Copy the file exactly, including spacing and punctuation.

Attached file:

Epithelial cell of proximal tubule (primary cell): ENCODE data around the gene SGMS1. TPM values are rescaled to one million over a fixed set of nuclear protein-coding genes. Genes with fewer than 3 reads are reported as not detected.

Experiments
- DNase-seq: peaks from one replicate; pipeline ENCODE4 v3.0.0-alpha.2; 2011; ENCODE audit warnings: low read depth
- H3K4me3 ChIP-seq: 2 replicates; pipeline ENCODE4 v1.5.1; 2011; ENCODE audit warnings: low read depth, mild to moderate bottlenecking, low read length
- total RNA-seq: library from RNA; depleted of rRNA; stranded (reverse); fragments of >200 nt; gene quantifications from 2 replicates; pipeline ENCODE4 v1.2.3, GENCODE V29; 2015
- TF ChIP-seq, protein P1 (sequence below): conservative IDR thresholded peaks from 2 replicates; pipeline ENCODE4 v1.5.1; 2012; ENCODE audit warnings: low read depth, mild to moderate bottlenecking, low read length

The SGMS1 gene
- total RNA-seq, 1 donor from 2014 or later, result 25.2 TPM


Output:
Epithelial cell of proximal tubule (primary cell): ENCODE data around the gene SGMS1. TPM values are rescaled to one million over a fixed set of nuclear protein-coding genes. Genes with fewer than 3 reads are reported as not detected.

Experiments
- DNase-seq: peaks from one replicate; pipeline ENCODE4 v3.0.0-alpha.2; 2011; ENCODE audit warnings: low read depth
- H3K4me3 ChIP-seq: 2 replicates; pipeline ENCODE4 v1.5.1; 2011; ENCODE audit warnings: low read depth, mild to moderate bottlenecking, low read length
- total RNA-seq: library from RNA; depleted of rRNA; stranded (reverse); fragments of >200 nt; gene quantifications from 2 replicates; pipeline ENCODE4 v1.2.3, GENCODE V29; 2015
- TF ChIP-seq, protein P1 (sequence below): conservative IDR thresholded peaks from 2 replicates; pipeline ENCODE4 v1.5.1; 2012; ENCODE audit warnings: low read depth, mild to moderate bottlenecking, low read length

The SGMS1 gene
- total RNA-seq, 1 donor from 2014 or later, result 25.2 TPM